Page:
These tests demonstrate that, for bare standard steel and zinc-coated steel, the adhesion, to a rubber matrix comprising a crosslinking system comprising a content of molecular sulphur ranging from 1 to 5 phr, of steel reinforcing elements coated with a conventional RFL adhesive has deteriorated in comparison with these same steel reinforcing elements coated with an RFL adhesive embedded in a rubber matrix comprising a crosslinking system comprising a high content of molecular sulphur.

It is also found that the steel reinforcing elements coated with the adhesive compositions C-1.1 to C-1.7 and embedded in the matrix based on the composition B exhibit an equivalent, indeed even superior, tearing-out force Fmax with respect:

    • to the tearing-out force Fmax of these same elements coated with the adhesive C-1.0 and embedded in the matrix based on the composition A,
    • to the tearing-out force Fmax of these same elements coated with the adhesive C-1.0 and embedded in the matrix based on the composition B.

Thus, satisfactory adhesion is obtained:

    • without, however, using a matrix of specific rubber, of halogenated polymer and of metal oxide,
    • while having available a rubber matrix exhibiting a relatively lengthened shelf life, in comparison with a rubber matrix based on a composition comprising a crosslinking system comprising a high content of molecular sulphur.

Among the other advantages related to the invention, it should be noted that the adhesive composition can be devoid of formaldehyde, the use of which it is desirable to reduce, indeed even eventually to eliminate, in adhesive compositions, due to the recent change in European regulations regarding this type of compound. In addition, formaldehyde is a compound derived from oil, the use of which it is desired to avoid as much as possible for reasons of increased scarcity.

The invention is not limited to the embodiments described above.

It will also be possible to envisage coating several threadlike reinforcing elements each comprising a steel core. In one embodiment, the threadlike reinforcing elements are assembled together and then the threadlike reinforcing elements are collectively coated with the adhesive composition. In another embodiment, each threadlike reinforcing element is coated individually with the adhesive composition and then the threadlike reinforcing elements are assembled together.

It will also be possible to envisage the use of coated steel reinforcing elements comprising a nonmetallic intermediate adhesive layer directly coating the steel core of the threadlike reinforcing elements or the metal coating layer, the layer of the adhesive composition then directly coating this nonmetallic intermediate adhesive layer or the metal coating layer.

TABLE 1
Adhesive compositionsC-1.0C-1.1C-1.2C-1.3C-1.4C-1.5C-1.6C-1.7
Aldehyde
1,2-Benzenedicarboxaldehyde (1)0.9
1,3-Benzenedicarboxaldehyde (2)0.9
1,4-Benzenedicarboxaldehyde (3)0.90.90.90.9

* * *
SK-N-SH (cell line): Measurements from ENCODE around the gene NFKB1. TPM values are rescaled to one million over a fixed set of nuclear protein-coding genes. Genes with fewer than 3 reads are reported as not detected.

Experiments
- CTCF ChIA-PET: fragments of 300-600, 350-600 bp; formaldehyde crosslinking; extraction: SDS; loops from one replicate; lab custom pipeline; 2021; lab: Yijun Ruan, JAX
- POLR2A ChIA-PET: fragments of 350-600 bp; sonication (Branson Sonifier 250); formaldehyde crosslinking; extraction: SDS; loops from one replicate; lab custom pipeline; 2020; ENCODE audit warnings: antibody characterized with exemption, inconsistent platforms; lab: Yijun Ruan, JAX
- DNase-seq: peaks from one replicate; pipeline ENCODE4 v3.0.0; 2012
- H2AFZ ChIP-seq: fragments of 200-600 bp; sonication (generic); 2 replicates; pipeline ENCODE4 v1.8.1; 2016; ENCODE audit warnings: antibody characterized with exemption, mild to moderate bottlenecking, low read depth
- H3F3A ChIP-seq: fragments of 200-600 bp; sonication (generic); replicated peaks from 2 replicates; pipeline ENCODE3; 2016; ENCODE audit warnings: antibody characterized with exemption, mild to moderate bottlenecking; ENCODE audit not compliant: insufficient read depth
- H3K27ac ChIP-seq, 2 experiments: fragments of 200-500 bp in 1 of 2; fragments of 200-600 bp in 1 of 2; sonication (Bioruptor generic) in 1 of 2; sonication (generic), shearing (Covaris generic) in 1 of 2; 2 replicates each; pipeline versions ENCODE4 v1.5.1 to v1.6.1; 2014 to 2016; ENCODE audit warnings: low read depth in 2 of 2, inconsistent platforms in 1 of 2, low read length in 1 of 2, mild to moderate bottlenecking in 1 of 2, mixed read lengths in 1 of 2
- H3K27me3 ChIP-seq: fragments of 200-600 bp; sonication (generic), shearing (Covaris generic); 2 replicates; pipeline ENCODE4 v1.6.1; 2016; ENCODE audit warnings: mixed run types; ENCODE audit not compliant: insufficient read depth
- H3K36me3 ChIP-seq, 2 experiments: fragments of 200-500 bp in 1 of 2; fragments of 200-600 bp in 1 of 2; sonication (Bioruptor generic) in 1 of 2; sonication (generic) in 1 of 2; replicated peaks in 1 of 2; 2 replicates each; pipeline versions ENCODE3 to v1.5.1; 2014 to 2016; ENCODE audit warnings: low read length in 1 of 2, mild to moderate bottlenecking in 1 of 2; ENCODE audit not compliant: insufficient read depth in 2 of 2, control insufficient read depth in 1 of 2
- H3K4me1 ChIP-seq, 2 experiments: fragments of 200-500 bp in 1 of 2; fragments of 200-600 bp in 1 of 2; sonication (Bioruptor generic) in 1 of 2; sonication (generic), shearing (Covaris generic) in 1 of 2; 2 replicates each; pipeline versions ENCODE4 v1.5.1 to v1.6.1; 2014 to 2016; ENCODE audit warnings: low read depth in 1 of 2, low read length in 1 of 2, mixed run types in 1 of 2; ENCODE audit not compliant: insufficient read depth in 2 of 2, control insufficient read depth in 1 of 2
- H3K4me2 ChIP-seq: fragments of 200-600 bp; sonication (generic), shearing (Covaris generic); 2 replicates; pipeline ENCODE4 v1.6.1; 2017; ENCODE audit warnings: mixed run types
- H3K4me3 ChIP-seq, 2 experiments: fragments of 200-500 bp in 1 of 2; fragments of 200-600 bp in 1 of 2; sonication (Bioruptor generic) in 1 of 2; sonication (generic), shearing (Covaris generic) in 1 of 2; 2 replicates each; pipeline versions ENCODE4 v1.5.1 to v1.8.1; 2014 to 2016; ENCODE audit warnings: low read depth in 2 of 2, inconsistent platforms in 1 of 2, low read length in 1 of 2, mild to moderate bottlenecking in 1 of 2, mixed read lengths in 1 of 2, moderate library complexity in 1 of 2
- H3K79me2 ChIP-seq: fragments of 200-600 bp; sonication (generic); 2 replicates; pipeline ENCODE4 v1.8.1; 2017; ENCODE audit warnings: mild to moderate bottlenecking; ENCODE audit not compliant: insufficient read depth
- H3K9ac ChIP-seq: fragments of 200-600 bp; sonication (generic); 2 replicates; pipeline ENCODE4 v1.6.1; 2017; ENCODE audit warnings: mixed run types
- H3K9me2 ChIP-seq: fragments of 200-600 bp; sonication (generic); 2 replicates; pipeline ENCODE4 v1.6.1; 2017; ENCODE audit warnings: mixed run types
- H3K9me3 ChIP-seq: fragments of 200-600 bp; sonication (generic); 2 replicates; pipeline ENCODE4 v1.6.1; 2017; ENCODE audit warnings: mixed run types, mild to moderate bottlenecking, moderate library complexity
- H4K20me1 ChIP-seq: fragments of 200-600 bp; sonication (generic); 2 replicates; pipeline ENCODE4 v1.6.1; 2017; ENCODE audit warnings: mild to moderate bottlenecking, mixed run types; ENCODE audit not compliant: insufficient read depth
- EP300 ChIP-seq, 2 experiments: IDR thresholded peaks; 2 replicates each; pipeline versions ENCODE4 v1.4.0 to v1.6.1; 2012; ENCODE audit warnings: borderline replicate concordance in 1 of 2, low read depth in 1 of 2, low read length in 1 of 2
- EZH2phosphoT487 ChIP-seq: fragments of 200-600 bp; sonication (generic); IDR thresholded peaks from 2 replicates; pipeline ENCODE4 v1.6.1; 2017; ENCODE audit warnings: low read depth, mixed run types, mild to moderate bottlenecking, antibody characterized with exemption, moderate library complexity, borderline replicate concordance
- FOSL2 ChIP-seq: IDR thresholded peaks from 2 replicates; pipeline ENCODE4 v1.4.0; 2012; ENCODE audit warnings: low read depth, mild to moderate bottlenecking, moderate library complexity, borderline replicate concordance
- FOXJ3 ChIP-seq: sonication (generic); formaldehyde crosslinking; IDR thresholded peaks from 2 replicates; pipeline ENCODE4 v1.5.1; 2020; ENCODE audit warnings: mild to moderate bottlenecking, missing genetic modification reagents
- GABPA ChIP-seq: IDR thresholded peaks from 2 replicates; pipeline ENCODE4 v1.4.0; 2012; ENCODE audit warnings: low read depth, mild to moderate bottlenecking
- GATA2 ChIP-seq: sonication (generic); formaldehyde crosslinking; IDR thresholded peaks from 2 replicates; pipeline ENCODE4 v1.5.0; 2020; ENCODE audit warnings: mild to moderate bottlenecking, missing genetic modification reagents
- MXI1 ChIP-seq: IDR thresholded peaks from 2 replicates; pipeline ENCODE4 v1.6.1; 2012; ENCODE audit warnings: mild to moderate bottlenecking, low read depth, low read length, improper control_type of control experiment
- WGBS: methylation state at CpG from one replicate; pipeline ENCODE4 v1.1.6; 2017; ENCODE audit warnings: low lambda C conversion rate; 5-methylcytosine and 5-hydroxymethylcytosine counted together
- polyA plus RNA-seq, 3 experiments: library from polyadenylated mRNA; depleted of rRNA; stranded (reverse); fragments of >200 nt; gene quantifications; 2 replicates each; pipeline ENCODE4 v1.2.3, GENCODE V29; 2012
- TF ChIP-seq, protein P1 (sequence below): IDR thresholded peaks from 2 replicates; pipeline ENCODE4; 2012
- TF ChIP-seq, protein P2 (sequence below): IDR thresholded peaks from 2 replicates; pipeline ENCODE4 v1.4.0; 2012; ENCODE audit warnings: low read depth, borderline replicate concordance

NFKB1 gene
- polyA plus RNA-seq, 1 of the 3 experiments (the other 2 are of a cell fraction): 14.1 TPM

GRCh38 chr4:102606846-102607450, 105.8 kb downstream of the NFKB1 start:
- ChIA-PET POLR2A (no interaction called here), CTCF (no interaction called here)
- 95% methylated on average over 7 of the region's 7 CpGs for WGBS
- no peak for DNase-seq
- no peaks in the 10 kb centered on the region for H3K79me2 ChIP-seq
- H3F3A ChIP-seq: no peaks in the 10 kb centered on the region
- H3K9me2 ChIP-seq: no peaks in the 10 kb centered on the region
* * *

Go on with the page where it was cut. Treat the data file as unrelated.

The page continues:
2,5-Furandicarboxaldehyde (4)0.9
Formaldehyde (5)0.71
Polyphenol
Phloroglucinol (6)1.7
2,2′,4,4′-Tetrahydroxydiphenyl1.71.7
sulphide (7)
Phloroglucide (8)1.71.7
Morin (9)1.7
Resorcinol (10)1.7
SRF 1524 (11)2.05
Elastomer latex
NR (12)6.46.46.46.46.46.46.46.4
SBR (13)3.23.23.23.23.23.23.23.2
VP-SBR (14)6.46.46.46.46.46.46.46.4
Additives
Sodium hydroxide (15)0.20.20.20.20.20.20.20.2
Gelatin (16)11111111
Aqueous ammonia (17)0.50.50.50.50.50.50.50.5
Total weight of dry matter of19.520.320.320.320.320.320.320.3
adhesive composition
Weight of water80.579.779.779.779.779.779.779.7
Adhesion tests - Bare standard steel
Fmax at 23° C. (composition A)100///////
Fmax at 23° C. (composition B)1598NT87NTNTNT91
Adhesion tests - Zinc-coated steel
Fmax at 23° C. (composition A)100///////
Fmax at 23° C. (composition B)50291NT108NT12297231
Adhesion tests - Bare stainless steel
Fmax at 23° C. (composition A)100///////
Fmax at 23° C. (composition B)2202741116521101659208326222080
(1) 1,2-Benzenedicarboxaldehyde (from ABCR; purity of 98%);
(2) 1,3-Benzenedicarboxaldehyde (from ABCR; purity of 98%);
(3) 1,4-Benzenedicarboxaldehyde (from ABCR; purity of 98%);
(4) 2,5-Furandicarboxaldehyde (from Aldrich; purity of 97%);
(5) Formaldehyde (from Caldic; diluted to 36%);
(6) Phloroglucinol (from Alfa Aesar; purity of 99%);
(7) 2,2′,4,4′-Tetrahydroxydiphenyl sulphide (from Alfa Aesar; purity of 98%);
(8) Phloroglucide (from Alfa Aesar; purity of 95%);
(9) Morin (from Fluka);
(10) Resorcinol (from Sumitomo; purity of 99.5%);
(11) Pre-condensed resin SRF 1524 (from Schenectady; diluted to 75%);
(12) NR Latex (“Trang Latex” from Bee tex; diluted to 61% by weight);
(13) SBR Latex (“Encord-201” from Jubilant; diluted to 41% by weight);
(14) Vinylpyridine/styrene/butadiene latex (“VP 106S” from Eliokem; diluted to 41%);
(15) Sodium hydroxide (from Aldrich; diluted to 30%);
(16) Gelatin (gelatin from bovine skin from Aldrich);
(17) Aqueous ammonia (from Aldrich; diluted to 21%).